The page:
Swords, Arrows and Age

on April 15, 2012 in Misc

So when I had my second archery lesson on Tuesday I  learned a couple cool things.

First off, remember that I’m working with a simple traditional bow and not one of those fancy (and expensive) compound ones that look like a steampunk weapon.

Anyway, when your fingers release the arrow it doesn’t fly in a perfectly straight line or even a smooth arc to the target.  Instead it “porpoises” before straightening out.  And yes, that’s the word the instructor uses.  What I really like is how from my viewpoint as an archer I can see that slight, split-second side-to-side wobble that you can’t detect as a  spectator and movies never show you.  But it’s there, and that porpoising has to be part of the calculation for your aim.  Kind of a Zen moment, for me, to see this movement and for time to be a little suspended as I witness it.

Second, according to the guys who run the archery place, the best shot in Colorado was the old man at the other end of the shooting range.  And I mean a white-haired, shuffling, hunched over gentleman.  From what I could see he was indeed one hell of an archer, but few people outside the place know it because he has no interest in competing and never goes to tournaments.  He just shoots arrows for love of the sport.  Kind of a beautiful purity to this attitude, isn’t there?

What I really love is that I’m finding more and more how age is no barrier to excelling at a sport.   Take fencing.  This month I’m having some private lessons from a gold medalist Olympian (I LOVE telling people that because it sounds so glamorous).  He’s middle-aged and can whip any younger man or woman in the place.  There’s another Olympian at the Center who also gives lessons, I know he’s past 50, and you so don’t want to face him on a strip because he’ll nail you before you see him coming.  Finally there’s a third instructor who’s in his late sixties, has had hip replacement surgery, and he can’t be bothered with deep lunges when all he has to do is parry and disengage and thrust the blade with such speed and accuracy you might as well call the bout 15 – 0 in his favor and go home.

See, the thing about action hero stuff like archery and fencing is that they’re highly tactical sports.  They’re not so much about muscles and endurance (granted, the best fencers are in fantastic cardio shape) as they are about being psychologically in control of oneself.  The best of them stay calm.  They size up their opponent or target.  In fencing, they use small, sharp, accurate movements and techniques that have been honed to perfection over the years.  No, they can’t compete against younger, fresh Olympic-level competitors.  But as athletes and masters of their arts they’re still damn fine.

You know how in movies and TV shows the revered martial arts masters are usually old guys (or women)?  Sometimes this isn’t a romantic myth.  Sometimes being old and a master of something is reality.


10 Responses to “Swords, Arrows and Age”

  1. Robert L. Read says:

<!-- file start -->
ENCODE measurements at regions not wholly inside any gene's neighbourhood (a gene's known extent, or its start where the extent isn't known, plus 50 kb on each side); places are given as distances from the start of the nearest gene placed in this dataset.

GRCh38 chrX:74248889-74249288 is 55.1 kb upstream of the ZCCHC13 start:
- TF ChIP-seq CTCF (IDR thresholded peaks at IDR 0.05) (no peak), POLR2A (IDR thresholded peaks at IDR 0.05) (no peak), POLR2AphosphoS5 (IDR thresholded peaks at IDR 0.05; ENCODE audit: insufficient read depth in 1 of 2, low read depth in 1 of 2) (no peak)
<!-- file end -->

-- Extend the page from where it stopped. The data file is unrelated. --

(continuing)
Great post—though I might add that even in strength and endurance, old people do better than we used to believe. Runners in particular degrade very slowly—by 90 you’re going to be slow but at 55 you barely have a disadvantage (which means that I have few excuses!)

    I competed int a charity Texas Hold ‘Em poker tournament and got owned—mostly because I couldn’t stay calm and collected and size up my opponents as you are suggesting.

    Fencing doesn’t get enough respect—it’s wonder that you can learn from an Olympian!

    I love the archetype of the ancient sage who can kick your ass with chi waves from his little finger or something.

  2. Helena says:

    Robert – Years ago I saw a PBS documentary about life in China, and I’m not making this up: Bill Moyers interviewed a young American studying under a very elderly chi master, and the American demonstrated how this master seemed to have force field around him that you could literally press against. Wish I could remember the name of the documentary and see it again.

  3. As I was reading this I was thinking about the martial arts. Control of oneself is something a lot of people need.

  4. Helena says:

    Alex — And in fencing, that’s my weakness because I can be too impulsive.

  5. But could the old man take Katniss? That’s the real question. I need to get more active with sports now that I’m 40. It’ll help me stay in shape.

  6. Helena says:

    Michael — I’ve gotta concede that Katniss could beat anyone, she’s so good. And you’re 40? You really look so young in your photo.

  7. Hart says:

    Oh, excellent! That’s a great skill to learn–one of them that I think you can start late and still master, unlike many athletic ones. I had archery in PE in Jr. High and always sort of liked it, though I think it would be better after getting some calluses on the finger tips.

  8. Helena says:

    Hart – There are archery gloves you can get to prevent the calluses. Right now I’m not using one but that could change if I start shooting more often.

  9. Old Kitty says:

    Blimey. What else can I say? Blimey!! I am beyond super duper awe and am staying very firmly by your side when venturing in dark alleyways!

    I am so not worthy! Take care

  10. Helena says:

    Old Kitty — But you’re the worthy published author! But yes, I can be well-armed when in a dark alley.